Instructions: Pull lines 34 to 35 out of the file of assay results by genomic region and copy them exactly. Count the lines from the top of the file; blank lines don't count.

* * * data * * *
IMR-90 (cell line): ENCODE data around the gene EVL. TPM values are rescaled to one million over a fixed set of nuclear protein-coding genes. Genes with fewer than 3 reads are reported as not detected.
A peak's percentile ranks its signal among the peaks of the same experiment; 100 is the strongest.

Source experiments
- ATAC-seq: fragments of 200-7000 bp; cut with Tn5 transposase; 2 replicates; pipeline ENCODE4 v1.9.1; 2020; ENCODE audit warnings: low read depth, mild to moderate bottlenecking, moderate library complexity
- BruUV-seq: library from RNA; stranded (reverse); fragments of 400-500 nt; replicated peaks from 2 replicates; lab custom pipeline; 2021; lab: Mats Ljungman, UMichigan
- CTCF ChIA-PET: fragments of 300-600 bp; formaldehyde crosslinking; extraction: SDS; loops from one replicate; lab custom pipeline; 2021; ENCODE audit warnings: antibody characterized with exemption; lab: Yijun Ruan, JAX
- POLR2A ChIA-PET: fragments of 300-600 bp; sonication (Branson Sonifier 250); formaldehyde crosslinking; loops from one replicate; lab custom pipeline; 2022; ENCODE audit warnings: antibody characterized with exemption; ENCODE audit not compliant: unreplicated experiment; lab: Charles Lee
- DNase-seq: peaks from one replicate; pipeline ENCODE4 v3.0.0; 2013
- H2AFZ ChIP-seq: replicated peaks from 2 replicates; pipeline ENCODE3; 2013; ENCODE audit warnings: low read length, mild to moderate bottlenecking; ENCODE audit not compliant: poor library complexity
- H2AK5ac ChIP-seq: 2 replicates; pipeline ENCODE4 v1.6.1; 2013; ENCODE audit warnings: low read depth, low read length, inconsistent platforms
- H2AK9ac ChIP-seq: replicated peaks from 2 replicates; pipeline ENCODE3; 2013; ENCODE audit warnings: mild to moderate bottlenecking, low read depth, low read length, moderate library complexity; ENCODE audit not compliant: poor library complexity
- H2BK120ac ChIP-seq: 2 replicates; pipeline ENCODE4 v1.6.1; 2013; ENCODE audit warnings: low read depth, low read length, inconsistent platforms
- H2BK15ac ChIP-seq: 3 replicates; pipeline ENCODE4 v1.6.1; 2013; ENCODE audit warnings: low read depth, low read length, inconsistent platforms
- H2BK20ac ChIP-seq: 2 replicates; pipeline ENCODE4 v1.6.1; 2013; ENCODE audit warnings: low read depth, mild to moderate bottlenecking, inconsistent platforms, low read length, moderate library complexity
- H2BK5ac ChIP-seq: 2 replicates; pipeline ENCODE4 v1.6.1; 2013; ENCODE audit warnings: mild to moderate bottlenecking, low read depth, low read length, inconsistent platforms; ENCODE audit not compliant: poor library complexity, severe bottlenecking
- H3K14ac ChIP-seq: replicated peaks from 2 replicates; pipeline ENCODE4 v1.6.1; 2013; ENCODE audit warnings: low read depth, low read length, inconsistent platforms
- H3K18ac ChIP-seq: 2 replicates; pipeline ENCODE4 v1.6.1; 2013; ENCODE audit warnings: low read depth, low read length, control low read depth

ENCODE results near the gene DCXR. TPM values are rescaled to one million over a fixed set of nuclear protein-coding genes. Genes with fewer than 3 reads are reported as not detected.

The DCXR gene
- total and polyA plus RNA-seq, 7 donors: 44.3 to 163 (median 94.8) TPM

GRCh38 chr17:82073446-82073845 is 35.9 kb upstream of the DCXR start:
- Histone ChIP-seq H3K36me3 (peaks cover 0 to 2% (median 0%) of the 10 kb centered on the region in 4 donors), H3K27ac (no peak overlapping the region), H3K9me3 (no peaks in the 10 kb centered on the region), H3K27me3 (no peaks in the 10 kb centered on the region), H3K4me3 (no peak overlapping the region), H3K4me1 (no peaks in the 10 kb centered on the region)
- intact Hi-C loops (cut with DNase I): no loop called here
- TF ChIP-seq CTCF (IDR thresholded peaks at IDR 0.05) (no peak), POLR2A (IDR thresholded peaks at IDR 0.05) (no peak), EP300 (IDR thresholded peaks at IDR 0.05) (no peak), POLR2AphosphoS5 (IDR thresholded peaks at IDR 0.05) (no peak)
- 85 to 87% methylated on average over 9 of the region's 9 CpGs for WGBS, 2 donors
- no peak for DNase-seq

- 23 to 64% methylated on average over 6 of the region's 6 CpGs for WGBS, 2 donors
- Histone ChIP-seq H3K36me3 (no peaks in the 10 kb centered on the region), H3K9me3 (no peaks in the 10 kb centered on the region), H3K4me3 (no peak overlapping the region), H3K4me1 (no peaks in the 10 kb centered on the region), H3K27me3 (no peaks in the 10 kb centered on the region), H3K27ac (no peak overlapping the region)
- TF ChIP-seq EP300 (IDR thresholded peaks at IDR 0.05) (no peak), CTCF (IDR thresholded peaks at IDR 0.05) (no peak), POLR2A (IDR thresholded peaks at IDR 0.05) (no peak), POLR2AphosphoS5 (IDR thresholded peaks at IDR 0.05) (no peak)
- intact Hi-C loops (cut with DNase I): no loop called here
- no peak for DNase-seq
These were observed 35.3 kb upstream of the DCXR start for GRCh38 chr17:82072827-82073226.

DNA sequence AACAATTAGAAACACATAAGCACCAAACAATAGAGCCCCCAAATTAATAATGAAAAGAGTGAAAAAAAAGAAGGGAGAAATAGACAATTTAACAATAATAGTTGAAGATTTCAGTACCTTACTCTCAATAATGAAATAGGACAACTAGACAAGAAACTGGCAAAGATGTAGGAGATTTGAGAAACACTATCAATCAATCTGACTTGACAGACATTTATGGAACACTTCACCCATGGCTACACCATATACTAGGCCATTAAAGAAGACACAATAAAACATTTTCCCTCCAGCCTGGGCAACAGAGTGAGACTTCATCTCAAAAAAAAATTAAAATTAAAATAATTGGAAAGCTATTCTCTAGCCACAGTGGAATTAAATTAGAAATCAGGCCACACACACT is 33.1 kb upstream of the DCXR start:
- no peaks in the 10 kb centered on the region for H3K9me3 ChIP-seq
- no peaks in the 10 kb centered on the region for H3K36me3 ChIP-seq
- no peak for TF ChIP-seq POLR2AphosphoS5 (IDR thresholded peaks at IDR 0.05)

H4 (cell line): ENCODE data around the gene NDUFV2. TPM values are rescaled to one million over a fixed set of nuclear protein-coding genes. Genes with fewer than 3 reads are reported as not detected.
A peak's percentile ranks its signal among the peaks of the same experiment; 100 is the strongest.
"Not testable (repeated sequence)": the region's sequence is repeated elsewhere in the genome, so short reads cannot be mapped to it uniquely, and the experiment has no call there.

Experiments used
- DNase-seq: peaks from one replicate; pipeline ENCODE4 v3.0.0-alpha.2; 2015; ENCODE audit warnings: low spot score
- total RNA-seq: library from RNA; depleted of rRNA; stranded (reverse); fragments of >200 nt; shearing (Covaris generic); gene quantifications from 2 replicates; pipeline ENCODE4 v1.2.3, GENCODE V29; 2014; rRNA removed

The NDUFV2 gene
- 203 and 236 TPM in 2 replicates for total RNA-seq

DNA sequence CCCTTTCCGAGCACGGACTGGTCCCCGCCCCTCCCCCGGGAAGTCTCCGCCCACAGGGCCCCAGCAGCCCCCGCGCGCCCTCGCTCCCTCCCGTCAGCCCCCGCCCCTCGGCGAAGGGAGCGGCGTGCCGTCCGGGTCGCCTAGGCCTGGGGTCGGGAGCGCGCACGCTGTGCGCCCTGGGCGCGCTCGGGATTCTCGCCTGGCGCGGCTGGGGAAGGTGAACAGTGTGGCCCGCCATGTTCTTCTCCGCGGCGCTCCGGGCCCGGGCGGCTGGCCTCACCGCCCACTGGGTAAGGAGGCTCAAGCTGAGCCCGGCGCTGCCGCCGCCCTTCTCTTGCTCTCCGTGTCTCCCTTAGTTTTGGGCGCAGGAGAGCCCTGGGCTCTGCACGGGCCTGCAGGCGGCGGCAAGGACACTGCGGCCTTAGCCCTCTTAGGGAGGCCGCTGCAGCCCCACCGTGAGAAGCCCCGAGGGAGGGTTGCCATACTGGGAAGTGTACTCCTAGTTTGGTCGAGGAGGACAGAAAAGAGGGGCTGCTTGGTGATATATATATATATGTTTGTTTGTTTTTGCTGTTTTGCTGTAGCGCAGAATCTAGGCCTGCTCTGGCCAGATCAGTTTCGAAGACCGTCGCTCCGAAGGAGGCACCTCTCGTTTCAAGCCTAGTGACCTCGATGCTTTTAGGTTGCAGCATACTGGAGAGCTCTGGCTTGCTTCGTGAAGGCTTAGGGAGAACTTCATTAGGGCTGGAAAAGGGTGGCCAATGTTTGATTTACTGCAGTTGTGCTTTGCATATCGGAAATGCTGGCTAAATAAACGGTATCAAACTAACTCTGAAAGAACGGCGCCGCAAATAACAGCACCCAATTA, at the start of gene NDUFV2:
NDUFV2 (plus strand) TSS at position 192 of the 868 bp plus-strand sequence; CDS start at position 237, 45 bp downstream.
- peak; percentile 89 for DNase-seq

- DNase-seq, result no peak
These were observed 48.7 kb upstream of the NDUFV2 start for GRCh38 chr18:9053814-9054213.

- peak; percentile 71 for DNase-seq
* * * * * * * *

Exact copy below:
- no peaks in the 10 kb centered on the region for H3K9me3 ChIP-seq
- no peaks in the 10 kb centered on the region for H3K36me3 ChIP-seq